Some interesting little bits and pieces from around the place.
Trust Barry Ritholtz to nail this:
n. A false statement that keeps getting repeated no matter how often it has been refuted.
Great nugget as always from Barry. I have quoted his ‘zombie bear’ description many times and am happy to have this new ‘zombie lie’ to add to my vocabulary. Loads of examples of both Zombie Bears and Zombie Lies can be found on the Zero Credibility blog (you all know the one I mean).
I’m not a big reader of the mainstream news sites, I don’t have much against them its just that they tend to lag the market and its themes and developments. But this article is great, loads to quote from it, but is best read in full as it highlights the confirmation bias inherent in those pundits with their egos heavily invested in their forecasts, those unwilling to move as the facts change. Bolding is mine.
I’m not saying that all of those advisers who believe another recession is imminent are automatically guilty of sloppy thinking. But many of them are: When the facts on which they base their argument end up changing, they simply look elsewhere to find other facts that support their conclusion.
They remind me of the famous line with which Adlai Stevenson, the Democratic party candidate for president in 1952 and 1956, used to mock his opponents: Here’s the conclusion on which I base my facts.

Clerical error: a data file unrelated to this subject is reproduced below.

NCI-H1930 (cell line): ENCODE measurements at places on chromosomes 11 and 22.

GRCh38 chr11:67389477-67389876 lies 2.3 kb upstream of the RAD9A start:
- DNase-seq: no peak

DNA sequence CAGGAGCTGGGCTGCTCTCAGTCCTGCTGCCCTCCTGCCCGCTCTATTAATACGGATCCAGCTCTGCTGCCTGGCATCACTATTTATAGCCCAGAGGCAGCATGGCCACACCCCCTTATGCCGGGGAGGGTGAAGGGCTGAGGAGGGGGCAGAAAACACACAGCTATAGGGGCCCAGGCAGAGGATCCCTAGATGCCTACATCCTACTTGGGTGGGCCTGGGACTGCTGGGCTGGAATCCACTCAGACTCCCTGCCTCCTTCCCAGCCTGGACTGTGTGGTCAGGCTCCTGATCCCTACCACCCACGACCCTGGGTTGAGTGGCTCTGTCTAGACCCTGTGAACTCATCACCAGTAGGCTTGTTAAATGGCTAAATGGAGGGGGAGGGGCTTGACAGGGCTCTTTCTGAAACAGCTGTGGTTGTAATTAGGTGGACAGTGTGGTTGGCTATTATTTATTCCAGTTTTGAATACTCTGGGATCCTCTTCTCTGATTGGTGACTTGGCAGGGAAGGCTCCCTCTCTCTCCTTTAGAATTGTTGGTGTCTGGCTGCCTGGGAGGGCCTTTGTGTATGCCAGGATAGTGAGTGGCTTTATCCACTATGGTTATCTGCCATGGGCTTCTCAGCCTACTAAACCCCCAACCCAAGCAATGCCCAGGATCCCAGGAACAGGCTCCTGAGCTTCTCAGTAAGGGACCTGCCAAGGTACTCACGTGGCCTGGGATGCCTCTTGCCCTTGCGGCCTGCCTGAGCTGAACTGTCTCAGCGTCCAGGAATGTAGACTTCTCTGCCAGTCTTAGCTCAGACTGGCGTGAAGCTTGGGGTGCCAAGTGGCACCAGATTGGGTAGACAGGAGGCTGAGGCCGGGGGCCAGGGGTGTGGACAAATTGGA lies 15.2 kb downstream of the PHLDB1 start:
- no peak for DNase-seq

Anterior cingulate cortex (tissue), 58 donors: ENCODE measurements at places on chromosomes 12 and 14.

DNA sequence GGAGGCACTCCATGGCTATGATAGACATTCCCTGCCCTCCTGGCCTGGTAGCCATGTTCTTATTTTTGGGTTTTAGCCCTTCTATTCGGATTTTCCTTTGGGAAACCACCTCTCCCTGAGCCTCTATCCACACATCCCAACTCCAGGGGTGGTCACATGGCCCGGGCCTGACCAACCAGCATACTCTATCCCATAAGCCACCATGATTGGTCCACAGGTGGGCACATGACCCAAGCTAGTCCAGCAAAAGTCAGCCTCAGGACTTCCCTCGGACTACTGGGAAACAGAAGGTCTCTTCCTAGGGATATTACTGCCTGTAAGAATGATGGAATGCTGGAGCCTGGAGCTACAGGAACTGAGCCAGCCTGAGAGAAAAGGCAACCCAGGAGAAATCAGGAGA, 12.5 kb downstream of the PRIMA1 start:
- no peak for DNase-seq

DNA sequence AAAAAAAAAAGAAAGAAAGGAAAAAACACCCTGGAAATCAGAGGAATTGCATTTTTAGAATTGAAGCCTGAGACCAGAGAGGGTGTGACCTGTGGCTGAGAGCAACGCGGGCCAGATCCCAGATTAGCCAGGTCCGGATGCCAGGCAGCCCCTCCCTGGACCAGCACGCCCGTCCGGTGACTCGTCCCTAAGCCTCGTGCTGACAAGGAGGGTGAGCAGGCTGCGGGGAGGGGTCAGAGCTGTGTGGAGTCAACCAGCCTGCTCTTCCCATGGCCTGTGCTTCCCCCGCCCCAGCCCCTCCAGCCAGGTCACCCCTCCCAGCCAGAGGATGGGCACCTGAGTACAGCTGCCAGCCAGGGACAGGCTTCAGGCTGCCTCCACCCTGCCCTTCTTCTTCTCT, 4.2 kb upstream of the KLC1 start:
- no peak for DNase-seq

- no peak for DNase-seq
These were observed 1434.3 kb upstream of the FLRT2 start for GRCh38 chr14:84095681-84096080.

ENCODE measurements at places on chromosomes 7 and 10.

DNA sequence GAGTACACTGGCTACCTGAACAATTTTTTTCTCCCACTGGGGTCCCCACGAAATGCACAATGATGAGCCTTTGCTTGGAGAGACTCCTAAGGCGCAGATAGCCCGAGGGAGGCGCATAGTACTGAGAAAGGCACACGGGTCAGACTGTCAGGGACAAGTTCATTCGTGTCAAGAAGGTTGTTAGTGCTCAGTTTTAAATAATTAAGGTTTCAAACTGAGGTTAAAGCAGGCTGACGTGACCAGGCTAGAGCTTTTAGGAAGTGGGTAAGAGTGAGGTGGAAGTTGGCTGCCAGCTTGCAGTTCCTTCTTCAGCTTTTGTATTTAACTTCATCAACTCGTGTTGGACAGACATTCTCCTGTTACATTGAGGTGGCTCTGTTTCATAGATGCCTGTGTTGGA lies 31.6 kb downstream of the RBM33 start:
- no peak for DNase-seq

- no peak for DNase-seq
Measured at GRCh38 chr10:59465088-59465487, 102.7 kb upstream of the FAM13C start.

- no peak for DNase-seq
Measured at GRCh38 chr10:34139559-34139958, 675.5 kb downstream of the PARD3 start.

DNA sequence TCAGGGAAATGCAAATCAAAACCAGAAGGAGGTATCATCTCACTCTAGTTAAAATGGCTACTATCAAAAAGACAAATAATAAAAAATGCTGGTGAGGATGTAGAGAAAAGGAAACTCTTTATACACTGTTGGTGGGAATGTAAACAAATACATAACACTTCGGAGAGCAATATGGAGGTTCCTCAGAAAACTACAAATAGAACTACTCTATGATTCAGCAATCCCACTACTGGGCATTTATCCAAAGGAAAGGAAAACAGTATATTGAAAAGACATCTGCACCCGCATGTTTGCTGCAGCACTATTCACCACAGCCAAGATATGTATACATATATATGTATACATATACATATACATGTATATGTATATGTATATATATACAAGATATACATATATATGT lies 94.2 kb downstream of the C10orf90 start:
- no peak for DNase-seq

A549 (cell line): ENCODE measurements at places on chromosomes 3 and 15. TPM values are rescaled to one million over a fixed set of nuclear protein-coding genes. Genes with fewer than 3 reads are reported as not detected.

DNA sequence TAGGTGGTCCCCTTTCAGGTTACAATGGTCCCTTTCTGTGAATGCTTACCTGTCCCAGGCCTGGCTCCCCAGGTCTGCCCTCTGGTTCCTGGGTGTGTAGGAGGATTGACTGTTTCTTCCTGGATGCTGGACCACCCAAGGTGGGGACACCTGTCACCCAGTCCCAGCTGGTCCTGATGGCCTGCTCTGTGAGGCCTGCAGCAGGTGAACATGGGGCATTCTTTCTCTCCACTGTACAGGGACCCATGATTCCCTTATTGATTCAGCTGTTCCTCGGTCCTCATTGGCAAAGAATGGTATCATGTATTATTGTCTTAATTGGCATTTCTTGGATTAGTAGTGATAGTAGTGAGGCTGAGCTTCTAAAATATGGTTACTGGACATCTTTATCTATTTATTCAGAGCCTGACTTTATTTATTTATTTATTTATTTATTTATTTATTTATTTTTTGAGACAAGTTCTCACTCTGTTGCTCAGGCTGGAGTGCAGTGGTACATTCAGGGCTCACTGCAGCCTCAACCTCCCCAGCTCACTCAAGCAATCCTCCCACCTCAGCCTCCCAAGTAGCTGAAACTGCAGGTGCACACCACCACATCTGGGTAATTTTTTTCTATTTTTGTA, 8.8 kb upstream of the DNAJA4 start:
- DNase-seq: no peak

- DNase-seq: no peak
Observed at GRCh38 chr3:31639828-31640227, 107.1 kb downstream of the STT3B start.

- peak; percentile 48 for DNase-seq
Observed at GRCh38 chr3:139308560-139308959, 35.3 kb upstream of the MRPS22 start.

To be scientific in our approach to the markets, we need to be ruthlessly empirical in following the lead of the data, in whatever direction it might take us, regardless of our preconceived notions.
Finally, a thought-provoking article from Jonah Lehrer:
Does Depression Help Us Think Better?
Thomson and Andrews imagined depression as a way of forcing the mind to focus on its problems. Although rumination feels terrible, it might make it easier for us to pay continuous attention to our dilemmas. According to Andrews and Thomson, the mood disorder is part of a “coordinated system” that exists “for the specific purpose of effectively analyzing the complex life problem that triggered the depression.” If depression didn’t exist — if we didn’t react to stress and trauma with endless ruminations — then we would be less likely to solve our predicaments.
In the spirit of taking a scientific approach Lehrer also states, quite clearly:
It’s an intriguing hypothesis (which is why I wanted to write about it), but the evidence for this “analytical rumination” theory is mostly speculative and indirect. (It’s also worth pointing out that the theory has many critics, who make several important points.)
Like I said, food for thought.